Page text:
Meet the Hartleys. There's Gwen and Scott and their kids, Cal, 17, Claire, 14, and Lola, 10, and two Whippets, Romeo and Cash. Until recently, Gwen's been quietly blogging about her Claire and Lola's special needs. Both were born with microcephaly, the birth defect spreading like wildfire across South America along with the Zika virus. She wants people to know her daughters are beautiful blessings and that they don't need to feel sorry for her or her family. Hartley spoke with Romper to share just what it's like to have children with microcephaly.
With fears over the Zika virus causing countries like Colombia and Brazil to advise women to delay pregnancy until they get the virus under control, all of the sudden the Hartleys find themselves the object of people's growing curiosity — and mounting fears — about microcephaly, which causes babies to be born with tiny brains. And although she's always been a tough-as-nails and funny-as-hell advocate for her two precious daughters, she told the Washington Post she finds the new attention both scary and "extremely painful."
In an email interview with Romper, Gwen tells Romper that, though her children are amazing, she feels for people who are going to raise children with microcephaly, because it is difficult:
I am grateful that microcephaly has come into light due to the Zika virus, I just wish it had been under different circumstances. My heart aches for the newly diagnosed children and families. Even though I know that this child will bring immeasurable joy to their family, it is still really difficult — especially early on. I really struggled with our first affected child for a good year. There were many beautiful moments scattered between the moments of fear and worry, but it was just a very emotional time for all of us.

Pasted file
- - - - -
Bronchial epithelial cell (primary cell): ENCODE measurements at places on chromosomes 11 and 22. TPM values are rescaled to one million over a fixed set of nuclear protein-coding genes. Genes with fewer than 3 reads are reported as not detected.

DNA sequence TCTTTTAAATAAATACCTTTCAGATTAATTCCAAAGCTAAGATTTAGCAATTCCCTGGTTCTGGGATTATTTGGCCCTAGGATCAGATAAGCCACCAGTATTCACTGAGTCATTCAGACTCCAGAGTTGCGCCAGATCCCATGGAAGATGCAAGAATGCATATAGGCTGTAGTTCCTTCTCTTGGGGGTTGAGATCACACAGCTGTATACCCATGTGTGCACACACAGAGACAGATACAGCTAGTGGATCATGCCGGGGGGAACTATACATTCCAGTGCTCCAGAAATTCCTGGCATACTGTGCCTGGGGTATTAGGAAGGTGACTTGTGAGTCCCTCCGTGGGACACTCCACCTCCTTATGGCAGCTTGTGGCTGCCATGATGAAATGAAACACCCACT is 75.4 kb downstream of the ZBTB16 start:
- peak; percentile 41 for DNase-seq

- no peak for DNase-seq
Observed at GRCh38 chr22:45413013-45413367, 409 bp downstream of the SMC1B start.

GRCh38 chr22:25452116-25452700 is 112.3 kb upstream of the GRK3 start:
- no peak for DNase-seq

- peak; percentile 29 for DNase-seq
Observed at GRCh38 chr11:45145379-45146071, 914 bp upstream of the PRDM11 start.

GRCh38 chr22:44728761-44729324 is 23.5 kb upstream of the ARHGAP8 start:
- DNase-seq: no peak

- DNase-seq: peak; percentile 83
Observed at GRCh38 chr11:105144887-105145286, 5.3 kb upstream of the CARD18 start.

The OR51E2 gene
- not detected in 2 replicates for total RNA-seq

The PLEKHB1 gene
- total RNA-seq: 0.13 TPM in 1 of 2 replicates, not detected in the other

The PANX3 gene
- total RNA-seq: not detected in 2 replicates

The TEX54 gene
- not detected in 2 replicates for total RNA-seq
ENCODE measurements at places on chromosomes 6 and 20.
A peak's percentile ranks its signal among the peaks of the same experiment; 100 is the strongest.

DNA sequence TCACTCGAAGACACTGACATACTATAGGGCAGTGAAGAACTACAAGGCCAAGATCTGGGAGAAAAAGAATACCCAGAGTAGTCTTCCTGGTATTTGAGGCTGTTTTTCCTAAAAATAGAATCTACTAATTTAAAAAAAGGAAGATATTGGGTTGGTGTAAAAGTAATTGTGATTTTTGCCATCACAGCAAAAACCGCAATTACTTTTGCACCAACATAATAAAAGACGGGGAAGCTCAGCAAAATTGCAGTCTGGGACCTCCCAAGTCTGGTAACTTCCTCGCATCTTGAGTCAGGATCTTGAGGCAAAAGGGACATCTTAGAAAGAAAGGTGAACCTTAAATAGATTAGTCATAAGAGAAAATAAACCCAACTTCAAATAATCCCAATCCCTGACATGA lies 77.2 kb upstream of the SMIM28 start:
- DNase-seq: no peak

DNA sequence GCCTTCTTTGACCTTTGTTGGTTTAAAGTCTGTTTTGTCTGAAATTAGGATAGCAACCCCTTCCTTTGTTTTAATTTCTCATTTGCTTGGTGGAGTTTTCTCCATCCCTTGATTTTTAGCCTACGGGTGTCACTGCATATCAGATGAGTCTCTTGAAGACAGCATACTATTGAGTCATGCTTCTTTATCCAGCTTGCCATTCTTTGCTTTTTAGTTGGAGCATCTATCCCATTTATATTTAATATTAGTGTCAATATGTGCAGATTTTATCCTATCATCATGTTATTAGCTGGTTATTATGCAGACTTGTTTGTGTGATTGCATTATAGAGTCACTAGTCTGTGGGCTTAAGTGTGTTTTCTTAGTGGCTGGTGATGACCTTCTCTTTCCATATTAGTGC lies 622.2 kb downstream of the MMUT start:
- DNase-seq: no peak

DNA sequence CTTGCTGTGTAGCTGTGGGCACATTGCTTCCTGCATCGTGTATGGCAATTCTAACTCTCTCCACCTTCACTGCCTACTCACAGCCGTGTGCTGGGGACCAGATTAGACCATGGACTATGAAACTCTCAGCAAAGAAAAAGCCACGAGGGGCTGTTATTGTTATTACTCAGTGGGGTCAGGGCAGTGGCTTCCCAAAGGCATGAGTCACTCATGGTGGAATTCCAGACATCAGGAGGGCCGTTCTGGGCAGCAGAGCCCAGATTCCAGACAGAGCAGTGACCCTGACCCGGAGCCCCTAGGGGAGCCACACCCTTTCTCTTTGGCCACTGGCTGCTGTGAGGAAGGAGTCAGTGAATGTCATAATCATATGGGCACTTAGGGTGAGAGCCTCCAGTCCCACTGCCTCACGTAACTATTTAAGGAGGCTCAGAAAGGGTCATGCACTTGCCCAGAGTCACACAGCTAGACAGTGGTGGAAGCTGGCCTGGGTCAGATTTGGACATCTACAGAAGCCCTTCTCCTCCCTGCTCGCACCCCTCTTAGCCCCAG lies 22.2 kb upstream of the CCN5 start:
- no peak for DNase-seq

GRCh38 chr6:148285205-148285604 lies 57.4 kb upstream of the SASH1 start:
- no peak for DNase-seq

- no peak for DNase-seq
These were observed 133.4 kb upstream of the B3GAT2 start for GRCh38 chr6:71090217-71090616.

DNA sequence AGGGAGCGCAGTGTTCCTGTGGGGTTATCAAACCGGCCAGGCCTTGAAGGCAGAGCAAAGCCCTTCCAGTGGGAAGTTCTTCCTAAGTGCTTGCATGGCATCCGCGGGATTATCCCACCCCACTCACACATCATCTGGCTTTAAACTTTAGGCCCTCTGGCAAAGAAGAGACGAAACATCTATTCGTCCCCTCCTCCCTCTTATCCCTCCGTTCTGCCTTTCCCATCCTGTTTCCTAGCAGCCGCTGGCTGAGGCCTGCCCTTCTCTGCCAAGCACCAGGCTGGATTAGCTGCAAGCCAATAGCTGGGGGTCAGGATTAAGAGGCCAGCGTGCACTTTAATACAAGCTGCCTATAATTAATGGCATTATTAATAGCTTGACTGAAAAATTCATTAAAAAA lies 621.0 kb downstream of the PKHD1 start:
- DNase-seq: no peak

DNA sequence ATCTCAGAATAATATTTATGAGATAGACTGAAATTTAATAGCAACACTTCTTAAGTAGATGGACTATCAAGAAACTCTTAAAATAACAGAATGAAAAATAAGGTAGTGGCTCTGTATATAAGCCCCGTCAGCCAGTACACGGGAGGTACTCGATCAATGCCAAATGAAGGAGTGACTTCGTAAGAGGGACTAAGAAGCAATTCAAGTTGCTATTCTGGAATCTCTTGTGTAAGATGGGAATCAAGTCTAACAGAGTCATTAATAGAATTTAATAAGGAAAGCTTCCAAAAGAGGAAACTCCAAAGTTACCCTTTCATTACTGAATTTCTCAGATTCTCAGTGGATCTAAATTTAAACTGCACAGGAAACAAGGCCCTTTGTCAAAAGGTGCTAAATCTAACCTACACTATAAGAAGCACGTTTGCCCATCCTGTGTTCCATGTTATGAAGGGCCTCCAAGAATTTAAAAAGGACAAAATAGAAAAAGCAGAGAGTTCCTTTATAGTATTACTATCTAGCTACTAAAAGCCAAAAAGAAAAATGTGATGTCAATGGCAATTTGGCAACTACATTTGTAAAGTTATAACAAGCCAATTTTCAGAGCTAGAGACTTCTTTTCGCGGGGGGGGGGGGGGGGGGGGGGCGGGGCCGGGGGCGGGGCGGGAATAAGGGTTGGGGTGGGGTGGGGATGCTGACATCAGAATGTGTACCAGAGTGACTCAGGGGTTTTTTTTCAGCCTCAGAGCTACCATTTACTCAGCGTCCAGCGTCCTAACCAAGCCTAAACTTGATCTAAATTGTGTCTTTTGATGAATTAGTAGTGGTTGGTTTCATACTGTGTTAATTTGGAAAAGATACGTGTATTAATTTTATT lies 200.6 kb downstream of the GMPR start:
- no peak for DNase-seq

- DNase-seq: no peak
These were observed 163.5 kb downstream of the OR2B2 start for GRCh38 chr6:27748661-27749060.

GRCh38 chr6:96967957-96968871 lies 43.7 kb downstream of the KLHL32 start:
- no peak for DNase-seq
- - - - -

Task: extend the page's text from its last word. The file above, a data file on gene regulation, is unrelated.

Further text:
For the Hartley family, microcephaly was a genetic disorder they never saw coming. When Claire was born, they were told she wouldn't live more than a year. Same with Lola. But, despite beating the life expectancy odds by a mile, the two have pretty severe disabilities including dwarfism, spastic quadriplegia, cerebral palsy and epilepsy, which Gwen and her "team" treat with all sorts of physical therapies, essential oils, homeopathics and chiropractic care. You can tell by reading Gwen's blog "The Hartley Hooligans" that she's meticulous about loving and caring for her babies and maintains a pretty incredible sense of humor at the same time.
Her life is beautiful and fun, with a bit of sadness here and there. Pretty much like every other family you know.
She hilariously refers to herself as a "real-life, damn near Snow F'ing White (super pale and gifted at dwarf wrangling)," on the blog. Her humor must be the best way to cope with the longing for what she wants most of all: as much time as possible with her girls and to do everything she can to make the most of their lives, she says:
I would not have chosen for my daughters to be affected by microcephaly. But the fact is that my girls DO have microcephaly, it is their divine plan (perhaps even partly mine, to be their mother in this life), this life is unfolding as it was supposed to for all of us, and we are gonna optimize the heck out of their lives the best we can.
But in the meantime, she blogs hilariously about "Feta," the tiny rubber chicken that's the only thing Lola has ever voluntarily grasped in her little fists. She shares her dreams, like a recent one she had where Lola could walk. And she talks with raw honesty about her frustrations and struggles — something moms facing a microcephaly diagnosis would definitely find healing and helpful.
"I would tell the mothers who have newly diagnosed babies that they can totally do this," Hartley says. "They will find strength within them that they never knew they had."
And there's no question Gwen has more strength than dozens of people put together.
So, moms curious about what it's like to raise a baby with microcephaly should take a look at the Hartleys and the amazing Gwen. Because they make it look beautiful. And if you ever happen to bump into them at the grocery store, just know they don't need you to feel sad for them. Because they're going to be just fine.